Emil Holub

Czech physician, ethnographer and explorer, who went on two expeditions to Africa and created a large natural-scientific and ethnographic collection.

Gustáv Husák

Czechoslovak politician and eighth president of Czechoslovakia. He is called Normalisation president.

Charles the Elder of Zierotin

15 September 1564, Brandýs nad Orlicí – 9 October 1636, Přerov

Charles the Elder of Zierotin was the most prominent and respectable figures from Moravian non-Catholic nobility for several decades. A purposeful and deeply religious member of the Unity of the Brethren, he was exceptionally well-educated at Protestant schools and academies in Western Europe and he stood out among the Bohemian nobility as an individual with an unusually broad European outlook. In 1591, he entered the service of King Henry of Navarre, alongside whom he wanted to fight in the war between Huguenots and Catholics. However, when Henry converted to Catholicism in order to ascend the French throne, the disappointed Moravian nobleman returned home.

On the domestic political scene, Charles the Elder was a capable politician, lawyer and diplomat who commanded respect even in his adversaries. Until as late as 1599, when he withdrew due to false accusations of high treason, he held many Moravian offices. He described the crisis of contemporary society and his disappointment with the nobility’s selfish behaviour in his work Apologia or Defence of Mister George of Hodice (Apologie, neb obrana ku panu Jiříku z Hodic), which is one of the foremost monuments of Czech humanist literature. As a long-time critic of Rudolf II, in 1607 he supported the formation of the Moravian-Austrian-Hungarian coalition, which recognised the Emperor’s brother Matthias as their ruler. With his support, he held the office of the Moravian regional governor between 1608 and 1615. Three years later, as the recognised leader of the Moravian estates he rejected Moravian participation in the Bohemian Revolt; moreover, he sought to mediate peace between the rebels and the Emperor. His attempts to keep Moravia outside the war finally isolated him and after the Brno revolution, carried out by radical Moravian Protestants in June 1619, he could only watch, from home confinement, as his country shared the tragic fate of the revolt. He is still admired and criticised for his apparently unrealistic peace efforts.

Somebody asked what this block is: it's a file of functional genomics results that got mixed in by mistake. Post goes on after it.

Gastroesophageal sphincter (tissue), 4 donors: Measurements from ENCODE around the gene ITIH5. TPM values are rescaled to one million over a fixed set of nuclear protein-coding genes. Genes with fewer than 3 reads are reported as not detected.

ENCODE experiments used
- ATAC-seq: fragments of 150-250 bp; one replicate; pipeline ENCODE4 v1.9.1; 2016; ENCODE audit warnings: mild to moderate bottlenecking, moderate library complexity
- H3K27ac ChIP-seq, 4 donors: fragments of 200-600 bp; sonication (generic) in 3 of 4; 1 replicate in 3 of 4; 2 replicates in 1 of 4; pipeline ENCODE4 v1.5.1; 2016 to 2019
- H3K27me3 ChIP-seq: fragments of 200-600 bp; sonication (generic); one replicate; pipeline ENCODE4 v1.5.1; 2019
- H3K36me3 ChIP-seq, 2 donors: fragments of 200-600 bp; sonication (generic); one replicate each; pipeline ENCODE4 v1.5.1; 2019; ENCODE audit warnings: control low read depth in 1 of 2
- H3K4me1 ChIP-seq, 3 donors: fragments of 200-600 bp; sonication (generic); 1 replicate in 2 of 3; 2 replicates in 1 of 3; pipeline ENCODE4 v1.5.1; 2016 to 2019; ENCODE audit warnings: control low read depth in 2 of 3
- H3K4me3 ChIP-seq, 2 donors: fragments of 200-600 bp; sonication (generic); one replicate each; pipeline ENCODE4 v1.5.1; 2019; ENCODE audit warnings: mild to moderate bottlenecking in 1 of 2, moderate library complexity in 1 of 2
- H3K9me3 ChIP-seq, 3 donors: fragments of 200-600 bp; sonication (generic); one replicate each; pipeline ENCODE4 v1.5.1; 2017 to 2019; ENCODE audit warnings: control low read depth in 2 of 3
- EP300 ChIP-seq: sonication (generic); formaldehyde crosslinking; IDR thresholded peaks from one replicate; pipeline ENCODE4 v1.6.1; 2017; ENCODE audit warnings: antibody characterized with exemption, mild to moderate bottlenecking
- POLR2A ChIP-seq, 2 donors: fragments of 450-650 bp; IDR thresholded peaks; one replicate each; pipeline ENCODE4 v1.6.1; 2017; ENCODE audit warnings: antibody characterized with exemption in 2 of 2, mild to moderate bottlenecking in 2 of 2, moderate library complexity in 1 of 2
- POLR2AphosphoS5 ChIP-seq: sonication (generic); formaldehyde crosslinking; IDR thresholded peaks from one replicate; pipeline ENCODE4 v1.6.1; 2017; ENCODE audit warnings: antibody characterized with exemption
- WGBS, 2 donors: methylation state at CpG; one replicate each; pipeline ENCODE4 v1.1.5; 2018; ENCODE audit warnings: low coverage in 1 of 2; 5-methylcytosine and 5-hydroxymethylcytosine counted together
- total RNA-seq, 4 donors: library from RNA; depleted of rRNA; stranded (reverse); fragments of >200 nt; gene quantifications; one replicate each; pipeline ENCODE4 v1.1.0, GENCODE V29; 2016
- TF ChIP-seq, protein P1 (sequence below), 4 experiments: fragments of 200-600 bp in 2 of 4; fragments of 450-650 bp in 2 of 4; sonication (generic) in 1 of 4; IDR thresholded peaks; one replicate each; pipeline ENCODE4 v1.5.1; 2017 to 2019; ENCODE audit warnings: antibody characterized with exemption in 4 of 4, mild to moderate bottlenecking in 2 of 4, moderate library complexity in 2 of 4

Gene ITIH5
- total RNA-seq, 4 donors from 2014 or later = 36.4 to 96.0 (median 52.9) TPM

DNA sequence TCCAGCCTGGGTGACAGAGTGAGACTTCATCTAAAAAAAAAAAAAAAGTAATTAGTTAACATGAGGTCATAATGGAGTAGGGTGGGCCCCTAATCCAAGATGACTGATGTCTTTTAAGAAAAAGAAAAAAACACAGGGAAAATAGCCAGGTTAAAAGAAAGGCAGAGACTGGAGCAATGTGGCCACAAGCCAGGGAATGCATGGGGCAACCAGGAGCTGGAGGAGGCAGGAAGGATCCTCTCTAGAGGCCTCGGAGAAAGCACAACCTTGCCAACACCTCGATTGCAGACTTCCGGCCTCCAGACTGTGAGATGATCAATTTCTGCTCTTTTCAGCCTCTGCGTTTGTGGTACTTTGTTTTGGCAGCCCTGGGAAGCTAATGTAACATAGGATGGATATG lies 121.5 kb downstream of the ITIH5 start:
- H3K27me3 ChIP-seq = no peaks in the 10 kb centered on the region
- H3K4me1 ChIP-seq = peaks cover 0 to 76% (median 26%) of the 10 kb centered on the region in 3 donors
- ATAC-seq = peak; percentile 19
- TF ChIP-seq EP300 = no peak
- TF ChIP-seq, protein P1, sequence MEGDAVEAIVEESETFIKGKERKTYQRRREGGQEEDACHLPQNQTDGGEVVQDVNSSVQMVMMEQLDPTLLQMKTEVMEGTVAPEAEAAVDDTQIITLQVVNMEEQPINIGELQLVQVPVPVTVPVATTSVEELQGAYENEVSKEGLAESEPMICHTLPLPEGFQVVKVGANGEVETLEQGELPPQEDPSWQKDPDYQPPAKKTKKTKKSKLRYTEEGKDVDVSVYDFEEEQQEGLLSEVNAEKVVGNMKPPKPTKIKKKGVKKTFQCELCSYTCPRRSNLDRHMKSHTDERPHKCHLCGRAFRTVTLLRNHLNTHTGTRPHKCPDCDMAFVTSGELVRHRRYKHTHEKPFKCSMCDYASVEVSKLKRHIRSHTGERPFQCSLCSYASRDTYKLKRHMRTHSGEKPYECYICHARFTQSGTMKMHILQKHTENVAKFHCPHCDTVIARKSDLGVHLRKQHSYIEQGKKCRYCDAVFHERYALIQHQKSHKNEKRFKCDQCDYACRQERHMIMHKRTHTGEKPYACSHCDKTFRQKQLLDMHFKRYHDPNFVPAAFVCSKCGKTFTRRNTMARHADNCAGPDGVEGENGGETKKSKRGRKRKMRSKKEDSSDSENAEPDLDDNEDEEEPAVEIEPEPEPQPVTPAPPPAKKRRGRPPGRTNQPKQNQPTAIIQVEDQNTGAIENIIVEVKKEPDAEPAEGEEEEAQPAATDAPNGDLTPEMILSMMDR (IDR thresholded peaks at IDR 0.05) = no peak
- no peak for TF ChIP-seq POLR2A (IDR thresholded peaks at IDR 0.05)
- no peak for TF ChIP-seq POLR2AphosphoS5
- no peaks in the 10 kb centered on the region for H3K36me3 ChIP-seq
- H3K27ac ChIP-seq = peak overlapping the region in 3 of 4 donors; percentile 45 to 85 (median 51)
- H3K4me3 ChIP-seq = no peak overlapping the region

Although after the Battle of White Mountain most Protestant noblemen were either imprisoned or exiled, the Emperor did not forget the Moravian leader’s peace efforts and Charles was thus one of a few non-Catholics allowed to stay in the country and keep at least a small property. He used his influence to support and protect persecuted members of the Unity of the Brethren; e.g. he provided shelter to Jan Amos Komenský. In 1629, he went into voluntary exile to Wrocław in Silesia, although he regularly returned to Moravia, where he died seven years later.

Maria Jeritza

World-famous singer (dramatic soprano) active in the first half of the 20th century, especially in Vienna and New York.